1. The word elektron was also used in antiquity to describe the alloy of silver and gold (modern electrum). Both the fossil resin and the alloy are found in the Shaft Graves at Mycenae, but the earliest surviving source to discuss both materials is Herodotus. Independently, , p. 224, postulated that elektron was originally used for the resin and then transferred to the metal because the two materials shared certain optical properties. Much has been written on the relationship of resin and metal; these references are noted and reviewed in and . See also C. L. Connor, The Color of Ivory: Polychromy on Byzantine Ivories (Princeton, 1998), p. 106, nn. 9–10; and H. G. Liddell, R. Scott, and H. Stuart-Jones, Greek-English Lexicon, 9th ed. (Oxford, 1968), s.v. “elektron” (in Greek), p. 768.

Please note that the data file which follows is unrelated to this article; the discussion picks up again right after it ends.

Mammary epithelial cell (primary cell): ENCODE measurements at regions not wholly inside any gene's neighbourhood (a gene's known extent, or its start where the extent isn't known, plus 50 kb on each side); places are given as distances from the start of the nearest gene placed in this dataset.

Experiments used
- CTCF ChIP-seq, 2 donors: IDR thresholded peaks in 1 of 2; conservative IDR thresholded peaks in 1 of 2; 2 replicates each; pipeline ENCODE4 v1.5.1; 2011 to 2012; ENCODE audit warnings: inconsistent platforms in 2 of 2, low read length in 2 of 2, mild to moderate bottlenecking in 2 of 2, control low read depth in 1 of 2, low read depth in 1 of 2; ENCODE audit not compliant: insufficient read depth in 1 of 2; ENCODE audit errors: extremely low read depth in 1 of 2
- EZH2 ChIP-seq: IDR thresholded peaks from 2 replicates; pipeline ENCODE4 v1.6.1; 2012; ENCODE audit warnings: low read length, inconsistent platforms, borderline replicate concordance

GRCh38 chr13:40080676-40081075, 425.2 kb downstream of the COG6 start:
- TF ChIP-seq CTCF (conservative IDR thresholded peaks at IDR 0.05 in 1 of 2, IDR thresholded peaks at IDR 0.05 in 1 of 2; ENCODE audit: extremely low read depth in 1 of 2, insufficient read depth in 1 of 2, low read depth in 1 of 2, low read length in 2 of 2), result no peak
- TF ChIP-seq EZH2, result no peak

Gold and silver alloys have been known as long as the individual metals. Naturally occurring alloys likely were used alongside human-made ones. The electrum alloy is much harder than either gold or silver. Pliny (Natural History 33.23.80) says, “All gold contains silver in various proportions.… Whenever the proportion is one-fifth, the ore is called electrum.” J. Ogden, “Metals,” in , pp. 162–64, discusses the makeup of gold alloys in Egypt over time and the range of color in surviving objects made from gold-silver alloys. Traditionally, an alloy with more than 75 percent gold present is described as gold. If it is a gold-silver alloy with less than 75 percent gold, it is electrum, and, according to Stos-Gale and Gale’s more recent nomenclature (Z. Stos-Gale and N. H. Gale, “Sources of Galena, Lead and Silver in Predynastic Egypt,” Revue d’Archéométrie 3, suppl. [1981]: 285–96), “gold-silver alloys with 5–50 percent gold should be termed aurian silver (those with less than 5 percent gold are simply termed silver with low gold).” They go on to state: “The traditional division between electrum and gold at 75 percent gold level falls most inconveniently at just about the median composition for much Egyptian gold-work. Also the variable copper presence will have a major effect on colour” (ibid.). Compare , p. 401: “Electrum is a light-coloured alloy, though the precise percentage of silver required to constitute it varies according to authorities: as low as 8–10% or over 20% or even over 40%.… The commonest natural impurity of any degree is silver: anything up to 50% being called gold, thereafter the alloy is seen as basically a silver. It is largely a matter of semantics how such mixtures are termed, there being no hard and fast definition.… Pure gold probably never occurs naturally.… It is rare to find 98–99% purity.” See also J. F. Healy, Mining and Metallurgy in the Greek and Roman World (London, 1978), pp. 201ff.